Biggest Critic of Gov. Cuomo’s Pension Plan is His Former Ally
Stephanie Miner, the mayor of Syracuse and co-chair of the state’s Democratic Party thanks to Andrew Cuomo himself, refuses to abide by the governor’s newly enacted law affecting local pension plans.
When New York Gov. Andrew Cuomo unveiled his pension reform proposal in January, few would have predicted that Stephanie Miner would become the plan’s chief critic.
After all, Cuomo and Miner, the mayor of Syracuse, are both Democrats. Miner, in fact, is the state Democratic Party co-chair, an assignment given to her last year by Cuomo. And early in her career, she worked for his father, former Gov. Mario Cuomo, as a regional representative in central New York.
None of that stopped Miner from penning an op-ed in The New York Times in February calling the current governor’s solution to rising pension costs “an accounting gimmick.” In essence, the proposal—now law—allows cities to contribute to their public employee pension funds at lower rates, so long as they agree to pay the outstanding amounts plus interest over 12 years. Instead, Miner argued, cities need their governor to assume a leadership role and convene state and local government leaders to address systemic problems plaguing municipal budgets.
“Everybody has to be at the table,” Miner says. “Everybody’s got to have part of the solution.”
To be sure, Syracuse could certainly use a pension holiday. Like many other upstate New York cities, Syracuse has suffered decades of job losses and population decline. Lawmakers in Albany have slashed subsidies to cities, with only an incremental increase this year. Since taking office in January 2010, Miner has cut her workforce by 10 percent. She’s privatized some city services and consolidated others with surrounding Onondaga County. Yet the city still faced a $18 million shortfall going into its 2013-2014 budget process.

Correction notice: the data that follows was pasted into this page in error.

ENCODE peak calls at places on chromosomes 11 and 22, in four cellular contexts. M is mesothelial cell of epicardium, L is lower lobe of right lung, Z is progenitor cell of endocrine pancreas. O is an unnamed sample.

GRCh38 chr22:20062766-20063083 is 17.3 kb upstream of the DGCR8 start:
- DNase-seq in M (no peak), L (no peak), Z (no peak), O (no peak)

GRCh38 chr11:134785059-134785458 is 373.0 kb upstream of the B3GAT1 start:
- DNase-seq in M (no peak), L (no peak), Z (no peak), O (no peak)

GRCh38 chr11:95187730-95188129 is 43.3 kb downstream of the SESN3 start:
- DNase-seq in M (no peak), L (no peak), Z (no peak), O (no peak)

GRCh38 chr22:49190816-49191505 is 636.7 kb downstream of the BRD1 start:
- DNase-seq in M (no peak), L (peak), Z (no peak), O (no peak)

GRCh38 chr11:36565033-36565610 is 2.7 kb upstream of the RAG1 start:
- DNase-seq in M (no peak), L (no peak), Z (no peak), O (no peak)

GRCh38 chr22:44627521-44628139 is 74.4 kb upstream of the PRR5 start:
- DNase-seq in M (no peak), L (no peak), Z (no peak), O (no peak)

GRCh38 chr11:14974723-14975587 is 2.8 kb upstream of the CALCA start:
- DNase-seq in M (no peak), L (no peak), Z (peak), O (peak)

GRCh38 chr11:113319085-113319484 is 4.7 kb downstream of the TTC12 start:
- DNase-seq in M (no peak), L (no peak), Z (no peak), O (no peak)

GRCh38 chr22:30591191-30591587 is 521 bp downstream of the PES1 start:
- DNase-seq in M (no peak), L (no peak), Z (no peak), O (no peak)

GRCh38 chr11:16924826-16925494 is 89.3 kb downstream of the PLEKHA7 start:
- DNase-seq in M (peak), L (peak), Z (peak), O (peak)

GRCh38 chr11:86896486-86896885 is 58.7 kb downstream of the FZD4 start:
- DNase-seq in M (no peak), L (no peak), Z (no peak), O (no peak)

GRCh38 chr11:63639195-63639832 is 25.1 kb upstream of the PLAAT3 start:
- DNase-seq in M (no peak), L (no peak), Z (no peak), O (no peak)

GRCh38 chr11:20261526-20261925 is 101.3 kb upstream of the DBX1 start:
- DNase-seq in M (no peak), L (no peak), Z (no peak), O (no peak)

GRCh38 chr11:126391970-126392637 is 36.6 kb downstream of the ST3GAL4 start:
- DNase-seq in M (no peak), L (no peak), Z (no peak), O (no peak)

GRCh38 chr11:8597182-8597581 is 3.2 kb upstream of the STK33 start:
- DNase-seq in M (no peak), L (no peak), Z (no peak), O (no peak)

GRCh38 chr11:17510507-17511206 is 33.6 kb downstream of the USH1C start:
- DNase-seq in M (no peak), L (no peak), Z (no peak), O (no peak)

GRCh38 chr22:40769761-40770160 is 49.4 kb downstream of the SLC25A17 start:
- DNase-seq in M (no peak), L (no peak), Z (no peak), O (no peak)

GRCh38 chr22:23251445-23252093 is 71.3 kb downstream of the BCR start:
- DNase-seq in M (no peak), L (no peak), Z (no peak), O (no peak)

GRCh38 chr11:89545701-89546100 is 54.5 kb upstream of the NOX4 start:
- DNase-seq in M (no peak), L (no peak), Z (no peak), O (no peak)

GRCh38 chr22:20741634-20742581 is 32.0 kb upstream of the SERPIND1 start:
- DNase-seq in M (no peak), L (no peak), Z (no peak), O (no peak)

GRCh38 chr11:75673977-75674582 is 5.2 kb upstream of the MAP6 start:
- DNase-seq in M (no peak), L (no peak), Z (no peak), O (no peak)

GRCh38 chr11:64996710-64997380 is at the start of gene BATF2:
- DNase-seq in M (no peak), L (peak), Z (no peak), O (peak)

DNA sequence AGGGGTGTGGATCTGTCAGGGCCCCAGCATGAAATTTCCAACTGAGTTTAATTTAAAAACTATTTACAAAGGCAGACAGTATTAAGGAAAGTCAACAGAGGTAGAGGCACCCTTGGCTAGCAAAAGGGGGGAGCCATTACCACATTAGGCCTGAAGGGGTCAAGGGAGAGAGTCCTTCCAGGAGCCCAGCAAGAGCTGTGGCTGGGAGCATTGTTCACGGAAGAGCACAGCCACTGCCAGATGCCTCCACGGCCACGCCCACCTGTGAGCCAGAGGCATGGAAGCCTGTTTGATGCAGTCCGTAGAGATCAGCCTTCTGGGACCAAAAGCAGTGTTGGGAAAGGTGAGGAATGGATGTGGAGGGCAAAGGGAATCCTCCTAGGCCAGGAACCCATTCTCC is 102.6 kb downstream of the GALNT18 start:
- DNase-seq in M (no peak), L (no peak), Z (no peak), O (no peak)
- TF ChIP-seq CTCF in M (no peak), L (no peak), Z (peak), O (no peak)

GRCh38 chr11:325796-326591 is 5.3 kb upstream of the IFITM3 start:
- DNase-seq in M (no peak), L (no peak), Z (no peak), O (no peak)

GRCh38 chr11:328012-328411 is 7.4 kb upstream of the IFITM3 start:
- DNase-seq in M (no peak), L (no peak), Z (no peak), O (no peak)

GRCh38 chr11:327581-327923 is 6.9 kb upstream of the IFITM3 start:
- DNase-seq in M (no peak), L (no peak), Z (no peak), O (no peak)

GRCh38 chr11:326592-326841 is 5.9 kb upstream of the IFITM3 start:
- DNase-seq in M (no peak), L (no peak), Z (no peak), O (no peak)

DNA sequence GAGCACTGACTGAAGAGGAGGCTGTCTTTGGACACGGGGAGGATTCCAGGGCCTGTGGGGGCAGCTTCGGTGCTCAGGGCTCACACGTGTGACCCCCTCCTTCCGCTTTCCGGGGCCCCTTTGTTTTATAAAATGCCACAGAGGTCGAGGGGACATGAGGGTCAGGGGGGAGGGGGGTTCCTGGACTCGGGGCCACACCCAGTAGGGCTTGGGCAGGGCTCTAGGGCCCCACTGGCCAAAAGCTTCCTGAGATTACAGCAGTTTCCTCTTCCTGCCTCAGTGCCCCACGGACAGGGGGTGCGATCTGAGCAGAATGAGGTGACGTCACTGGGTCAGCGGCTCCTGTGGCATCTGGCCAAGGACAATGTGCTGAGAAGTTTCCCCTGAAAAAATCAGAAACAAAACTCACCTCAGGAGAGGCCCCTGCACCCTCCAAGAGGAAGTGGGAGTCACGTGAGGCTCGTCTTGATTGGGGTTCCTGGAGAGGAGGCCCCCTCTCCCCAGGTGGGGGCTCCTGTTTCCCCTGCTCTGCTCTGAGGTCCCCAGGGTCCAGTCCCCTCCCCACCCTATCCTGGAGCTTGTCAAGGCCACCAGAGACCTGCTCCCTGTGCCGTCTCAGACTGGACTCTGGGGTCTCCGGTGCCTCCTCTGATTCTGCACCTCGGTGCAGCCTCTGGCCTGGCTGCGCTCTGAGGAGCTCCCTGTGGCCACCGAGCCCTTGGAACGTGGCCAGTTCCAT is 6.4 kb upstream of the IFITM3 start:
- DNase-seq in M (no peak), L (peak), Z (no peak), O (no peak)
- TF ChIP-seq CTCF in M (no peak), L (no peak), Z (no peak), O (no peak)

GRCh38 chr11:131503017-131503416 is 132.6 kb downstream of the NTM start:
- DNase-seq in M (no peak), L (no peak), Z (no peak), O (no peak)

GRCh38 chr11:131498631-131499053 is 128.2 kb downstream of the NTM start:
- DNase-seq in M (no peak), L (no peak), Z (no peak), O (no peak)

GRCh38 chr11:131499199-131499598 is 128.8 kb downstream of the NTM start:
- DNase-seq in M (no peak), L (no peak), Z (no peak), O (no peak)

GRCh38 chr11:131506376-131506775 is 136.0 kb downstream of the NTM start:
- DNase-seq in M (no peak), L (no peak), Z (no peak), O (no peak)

Nonetheless, Miner thinks her city and others would ultimately be hurt by taking part in Cuomo’s pension plan, which she called in the Times “a path to insolvency. In fact, it was such fiscal recklessness that plunged New York City into a fiscal crisis in the mid-1970s.”
Miner’s dissent prompted Lt. Gov. Robert Duffy to suggest that Syracuse may need a financial control board—which would undermine much of Miner’s authority as mayor. Cuomo followed up with a speech to lawmakers in which he implied that cities’ idea of aid was more money from the state. Now that the proposal has become law, Miner has made it clear that Syracuse won’t participate.
“She’s become the de facto leader for local governments all around the state,” says Richard Ravitch, a former lieutenant governor of New York and a co-chair of the State Budget Crisis Task Force. Ravitch cautions against oversimplifying Miner’s critique as laying blame on Cuomo. It’s more of a plea for the governor’s help as the only person who can bring labor, state and city leaders to the same table, Ravitch says. Still, as he notes, most mayors “are afraid of saying anything that the governor may not like.”